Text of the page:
As discussion around “elevated horror” persists, a number of films have become targets for exasperated criticism for leaning too heavily into subtext and skimping on actual story. While Hereditary, Get Out, and The Witch took novel approaches, respectively, to recycled trauma in dysfunctional families, the insidiousness of racism in liberal white enclaves, and the self-destructive puritanism of colonizer mentalities, a second wave has come yielding mixed results due to the formulization of art-house horror aesthetics.
Bearing the brunt of criticism, lately, is Alex Garland’s Men, a schematic Lone Woman In a House story with some Charlie Kaufman-esque flair (Rory Kinnear plays every male character, much like Tom Noonan playing every other character besides the two leads in Anomalisa) and flimsy allusions to English folklore as a jumbled metaphor for the lingering effects of abusive relationships and the weight of masculine dysfunction on the female psyche. But this tendency to center themes at the expense of clarity in the story stems back to Jordan Peele’s follow-up to Get Out, the much lauded but narratively questionable Us, and continually reappears in several movies since then.
As often happens in many new and interesting media, repetition in the interest of recapturing lightning in a bottle leads to self-caricature. One can only hope that a recalibration is made in order to balance things out. Films like Jenna Bass’s Good Madam represent a step in the right direction, although maybe not far enough of a step. Although somewhat too understated for its own good, in the age of the Horror Film as Trauma Therapy Exercise, Good Madam avoids some of the more obvious pitfalls. It’s about something other than just nebulous bad feelings, and as a story it feels solidly connected to that figurative aspect.
Tsidi (Chumisa Cosa) and her daughter Winnie (Kamvalethu Jonas Raziya) move in with her estranged mother, Mavis (Nosipho Mtebe) after the death of her grandmother, who raised her. Mavis is the live-in housekeeper for Diane, the Madam of the title. Tensions arise when Mavis’s devotion to the invalid Madam seems to be stronger than just the power of an employer over a servant, and the increasingly stifling atmosphere of the house alienates Tsidi from her mother and daughter. The horror elements, here, are about as restrained as can be while still being considered horror, and this is where the film’s main weakness lies.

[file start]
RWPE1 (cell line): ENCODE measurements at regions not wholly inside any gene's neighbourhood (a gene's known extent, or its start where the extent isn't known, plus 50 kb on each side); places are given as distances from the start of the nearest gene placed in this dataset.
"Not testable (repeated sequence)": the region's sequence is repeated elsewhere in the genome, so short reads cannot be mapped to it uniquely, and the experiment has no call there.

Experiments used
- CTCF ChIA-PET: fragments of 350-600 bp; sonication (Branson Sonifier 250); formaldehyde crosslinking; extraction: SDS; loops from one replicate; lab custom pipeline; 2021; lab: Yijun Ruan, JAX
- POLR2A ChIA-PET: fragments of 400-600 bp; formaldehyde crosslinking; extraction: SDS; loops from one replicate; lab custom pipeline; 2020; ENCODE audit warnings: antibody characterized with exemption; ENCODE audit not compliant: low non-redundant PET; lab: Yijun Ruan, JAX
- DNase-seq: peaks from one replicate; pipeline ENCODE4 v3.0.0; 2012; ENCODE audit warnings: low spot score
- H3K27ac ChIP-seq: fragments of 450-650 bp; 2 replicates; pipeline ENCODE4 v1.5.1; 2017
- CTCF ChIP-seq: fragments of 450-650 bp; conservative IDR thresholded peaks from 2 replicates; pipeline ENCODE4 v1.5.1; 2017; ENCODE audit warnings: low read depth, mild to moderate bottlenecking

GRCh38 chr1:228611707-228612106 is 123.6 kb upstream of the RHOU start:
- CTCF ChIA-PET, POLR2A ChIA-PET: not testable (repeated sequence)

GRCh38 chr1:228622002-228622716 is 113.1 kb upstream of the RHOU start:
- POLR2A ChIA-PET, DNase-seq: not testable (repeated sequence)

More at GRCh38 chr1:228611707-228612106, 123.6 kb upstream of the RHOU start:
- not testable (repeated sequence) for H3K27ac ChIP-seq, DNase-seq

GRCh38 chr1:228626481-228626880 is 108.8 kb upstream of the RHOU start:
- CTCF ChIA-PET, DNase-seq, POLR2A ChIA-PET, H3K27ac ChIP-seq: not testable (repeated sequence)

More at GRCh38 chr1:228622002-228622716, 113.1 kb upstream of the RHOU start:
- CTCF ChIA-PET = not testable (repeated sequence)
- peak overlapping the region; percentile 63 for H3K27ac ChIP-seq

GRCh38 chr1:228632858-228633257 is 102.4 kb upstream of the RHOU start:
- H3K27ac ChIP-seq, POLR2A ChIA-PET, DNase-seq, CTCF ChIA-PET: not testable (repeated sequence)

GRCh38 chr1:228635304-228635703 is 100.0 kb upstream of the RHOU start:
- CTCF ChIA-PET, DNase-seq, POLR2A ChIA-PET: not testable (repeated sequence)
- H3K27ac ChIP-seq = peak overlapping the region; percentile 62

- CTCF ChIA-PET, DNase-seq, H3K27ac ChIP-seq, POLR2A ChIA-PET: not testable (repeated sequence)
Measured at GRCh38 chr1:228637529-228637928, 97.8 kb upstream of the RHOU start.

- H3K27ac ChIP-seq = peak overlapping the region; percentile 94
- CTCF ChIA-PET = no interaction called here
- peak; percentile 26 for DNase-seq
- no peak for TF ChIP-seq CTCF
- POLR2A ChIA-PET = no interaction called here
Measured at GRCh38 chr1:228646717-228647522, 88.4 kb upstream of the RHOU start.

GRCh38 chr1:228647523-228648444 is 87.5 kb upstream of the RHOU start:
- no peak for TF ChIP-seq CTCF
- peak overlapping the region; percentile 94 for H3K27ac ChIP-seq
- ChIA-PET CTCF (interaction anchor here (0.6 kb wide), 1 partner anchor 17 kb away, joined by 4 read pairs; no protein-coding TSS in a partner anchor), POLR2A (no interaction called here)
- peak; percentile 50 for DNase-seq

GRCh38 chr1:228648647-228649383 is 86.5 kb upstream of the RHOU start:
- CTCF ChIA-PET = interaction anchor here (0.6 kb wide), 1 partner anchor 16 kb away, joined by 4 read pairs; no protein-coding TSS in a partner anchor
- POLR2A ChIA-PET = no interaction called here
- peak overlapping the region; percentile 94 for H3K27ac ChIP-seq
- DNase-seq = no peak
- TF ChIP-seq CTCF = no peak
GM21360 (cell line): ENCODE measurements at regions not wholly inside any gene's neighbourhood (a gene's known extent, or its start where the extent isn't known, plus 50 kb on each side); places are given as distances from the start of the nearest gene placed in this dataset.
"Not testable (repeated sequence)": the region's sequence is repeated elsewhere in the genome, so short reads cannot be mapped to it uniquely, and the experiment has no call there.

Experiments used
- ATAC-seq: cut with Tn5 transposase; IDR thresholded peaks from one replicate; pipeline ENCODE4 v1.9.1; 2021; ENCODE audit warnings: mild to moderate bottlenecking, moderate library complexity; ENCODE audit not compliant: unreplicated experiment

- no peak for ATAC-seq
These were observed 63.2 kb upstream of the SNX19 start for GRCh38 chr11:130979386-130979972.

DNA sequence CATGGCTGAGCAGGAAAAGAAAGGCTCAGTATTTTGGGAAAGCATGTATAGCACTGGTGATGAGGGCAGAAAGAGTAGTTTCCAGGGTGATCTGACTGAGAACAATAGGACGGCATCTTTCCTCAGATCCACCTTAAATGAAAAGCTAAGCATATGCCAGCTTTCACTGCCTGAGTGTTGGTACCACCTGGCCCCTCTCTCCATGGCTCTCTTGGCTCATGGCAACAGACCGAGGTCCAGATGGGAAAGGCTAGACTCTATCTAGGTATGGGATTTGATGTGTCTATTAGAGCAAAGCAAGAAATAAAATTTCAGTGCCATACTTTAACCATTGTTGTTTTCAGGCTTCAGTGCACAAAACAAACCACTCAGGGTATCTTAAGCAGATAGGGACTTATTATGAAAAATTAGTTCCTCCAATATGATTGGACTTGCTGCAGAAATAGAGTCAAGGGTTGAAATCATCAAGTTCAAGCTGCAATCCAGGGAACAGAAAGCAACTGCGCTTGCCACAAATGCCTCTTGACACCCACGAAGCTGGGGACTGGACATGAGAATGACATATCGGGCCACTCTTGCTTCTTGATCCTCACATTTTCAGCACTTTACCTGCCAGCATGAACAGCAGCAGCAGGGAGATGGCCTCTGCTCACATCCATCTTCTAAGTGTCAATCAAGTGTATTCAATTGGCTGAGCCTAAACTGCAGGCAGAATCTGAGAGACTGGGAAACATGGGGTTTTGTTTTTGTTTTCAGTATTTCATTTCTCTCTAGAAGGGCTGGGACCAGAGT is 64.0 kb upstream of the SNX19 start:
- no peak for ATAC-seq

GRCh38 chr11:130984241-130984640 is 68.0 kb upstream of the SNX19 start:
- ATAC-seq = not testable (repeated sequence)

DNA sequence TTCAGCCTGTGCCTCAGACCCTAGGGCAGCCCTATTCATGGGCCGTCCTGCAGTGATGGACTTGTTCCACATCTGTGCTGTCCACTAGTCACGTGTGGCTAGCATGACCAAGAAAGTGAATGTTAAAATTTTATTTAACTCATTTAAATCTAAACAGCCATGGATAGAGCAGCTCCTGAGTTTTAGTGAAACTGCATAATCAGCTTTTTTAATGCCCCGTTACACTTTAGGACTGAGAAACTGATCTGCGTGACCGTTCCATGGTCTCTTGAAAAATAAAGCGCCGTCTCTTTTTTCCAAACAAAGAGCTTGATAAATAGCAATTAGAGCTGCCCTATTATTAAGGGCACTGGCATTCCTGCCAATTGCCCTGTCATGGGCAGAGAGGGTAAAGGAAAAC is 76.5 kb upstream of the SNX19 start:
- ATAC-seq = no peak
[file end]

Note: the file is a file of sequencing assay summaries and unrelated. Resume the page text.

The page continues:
The obvious allegory being served here, i.e. the lingering impact of apartheid on the psyche of colonized South Africans, becomes quite apparent, what with the South African family still serving the wealthy white inhabitatants of their lands, their situation at home contingent on the lasting vitality of their masters. Tsidi’s deep distrust of white people forms a rift between her and Mavis, who has come to practically worship Diane as the provider of her home and livelihood for decades, too dependent to see herself as an individual with just as much stake in the house. In illustrating these factors, the story occasionally falls into tedium, recycling arguments with occasional spooky imagery rather than weaving it into an original horror tale.
And yet, as consideration of Good Madam deepens after the end credits, it’s clear that there’s something subtle and devious at work from the beginning. Once the supernatural comes into play, no matter how late, it’s hard not to go back and look at everything differently. Every action and line of dialogue may have a new motivation depending on whether one looks at it as a family drama or a low-key tale of possession.
Good Madam rests on the knife’s edge of the “elevated horror” debate, tilting ever-so-slightly into the side of authentic filmmaking, where the plot meets the message in novel and cohesive ways.| Nic Champion
Good Madam will be available on Shudder beginning July 14.